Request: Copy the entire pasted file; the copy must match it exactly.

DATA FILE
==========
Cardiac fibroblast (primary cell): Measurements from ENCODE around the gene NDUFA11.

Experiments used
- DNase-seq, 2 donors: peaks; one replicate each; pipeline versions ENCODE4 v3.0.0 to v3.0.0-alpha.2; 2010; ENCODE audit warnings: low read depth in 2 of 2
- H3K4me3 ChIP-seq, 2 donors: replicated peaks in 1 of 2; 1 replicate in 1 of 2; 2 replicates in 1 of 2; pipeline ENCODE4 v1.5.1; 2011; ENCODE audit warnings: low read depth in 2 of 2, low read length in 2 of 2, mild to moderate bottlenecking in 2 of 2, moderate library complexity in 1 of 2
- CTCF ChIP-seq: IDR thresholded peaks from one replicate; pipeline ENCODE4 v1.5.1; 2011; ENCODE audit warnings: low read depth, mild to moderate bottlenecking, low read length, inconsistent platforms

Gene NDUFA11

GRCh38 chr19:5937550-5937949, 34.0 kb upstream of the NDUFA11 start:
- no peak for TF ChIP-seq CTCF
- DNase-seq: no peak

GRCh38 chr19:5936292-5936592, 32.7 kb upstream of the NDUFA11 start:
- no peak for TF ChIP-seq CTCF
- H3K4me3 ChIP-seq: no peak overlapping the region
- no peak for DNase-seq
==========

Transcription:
Cardiac fibroblast (primary cell): Measurements from ENCODE around the gene NDUFA11.

Experiments used
- DNase-seq, 2 donors: peaks; one replicate each; pipeline versions ENCODE4 v3.0.0 to v3.0.0-alpha.2; 2010; ENCODE audit warnings: low read depth in 2 of 2
- H3K4me3 ChIP-seq, 2 donors: replicated peaks in 1 of 2; 1 replicate in 1 of 2; 2 replicates in 1 of 2; pipeline ENCODE4 v1.5.1; 2011; ENCODE audit warnings: low read depth in 2 of 2, low read length in 2 of 2, mild to moderate bottlenecking in 2 of 2, moderate library complexity in 1 of 2
- CTCF ChIP-seq: IDR thresholded peaks from one replicate; pipeline ENCODE4 v1.5.1; 2011; ENCODE audit warnings: low read depth, mild to moderate bottlenecking, low read length, inconsistent platforms

Gene NDUFA11

GRCh38 chr19:5937550-5937949, 34.0 kb upstream of the NDUFA11 start:
- no peak for TF ChIP-seq CTCF
- DNase-seq: no peak

GRCh38 chr19:5936292-5936592, 32.7 kb upstream of the NDUFA11 start:
- no peak for TF ChIP-seq CTCF
- H3K4me3 ChIP-seq: no peak overlapping the region
- no peak for DNase-seq